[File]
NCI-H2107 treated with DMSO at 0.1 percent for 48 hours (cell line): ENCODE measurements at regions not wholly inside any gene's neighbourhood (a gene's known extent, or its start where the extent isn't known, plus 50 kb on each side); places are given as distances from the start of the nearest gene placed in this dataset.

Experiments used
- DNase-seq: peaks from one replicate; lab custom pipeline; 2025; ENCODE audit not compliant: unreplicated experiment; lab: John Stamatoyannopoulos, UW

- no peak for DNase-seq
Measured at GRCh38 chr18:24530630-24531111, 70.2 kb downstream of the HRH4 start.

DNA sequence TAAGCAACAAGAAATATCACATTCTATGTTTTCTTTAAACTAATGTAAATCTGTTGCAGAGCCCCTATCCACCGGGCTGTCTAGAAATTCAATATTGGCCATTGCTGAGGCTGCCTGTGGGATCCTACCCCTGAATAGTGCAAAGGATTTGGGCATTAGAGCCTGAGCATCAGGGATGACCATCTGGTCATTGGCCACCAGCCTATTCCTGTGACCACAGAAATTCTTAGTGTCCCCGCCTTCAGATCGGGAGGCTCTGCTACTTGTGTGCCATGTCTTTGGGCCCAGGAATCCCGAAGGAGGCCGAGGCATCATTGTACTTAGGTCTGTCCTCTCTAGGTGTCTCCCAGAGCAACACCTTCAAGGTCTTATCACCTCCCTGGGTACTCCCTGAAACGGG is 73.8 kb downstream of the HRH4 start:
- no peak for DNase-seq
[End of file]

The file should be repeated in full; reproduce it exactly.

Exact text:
NCI-H2107 treated with DMSO at 0.1 percent for 48 hours (cell line): ENCODE measurements at regions not wholly inside any gene's neighbourhood (a gene's known extent, or its start where the extent isn't known, plus 50 kb on each side); places are given as distances from the start of the nearest gene placed in this dataset.

Experiments used
- DNase-seq: peaks from one replicate; lab custom pipeline; 2025; ENCODE audit not compliant: unreplicated experiment; lab: John Stamatoyannopoulos, UW

- no peak for DNase-seq
Measured at GRCh38 chr18:24530630-24531111, 70.2 kb downstream of the HRH4 start.

DNA sequence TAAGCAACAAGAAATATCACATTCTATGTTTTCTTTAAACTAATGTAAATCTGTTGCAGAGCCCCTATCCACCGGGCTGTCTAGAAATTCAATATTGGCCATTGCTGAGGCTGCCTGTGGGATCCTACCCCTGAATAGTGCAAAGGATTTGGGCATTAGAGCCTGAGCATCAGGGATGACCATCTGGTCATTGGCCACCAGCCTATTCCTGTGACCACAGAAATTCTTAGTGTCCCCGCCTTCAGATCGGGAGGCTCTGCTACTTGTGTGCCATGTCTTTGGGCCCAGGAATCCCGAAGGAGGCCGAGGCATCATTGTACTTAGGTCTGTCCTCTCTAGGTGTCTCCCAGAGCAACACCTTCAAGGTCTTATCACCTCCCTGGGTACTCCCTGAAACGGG is 73.8 kb downstream of the HRH4 start:
- no peak for DNase-seq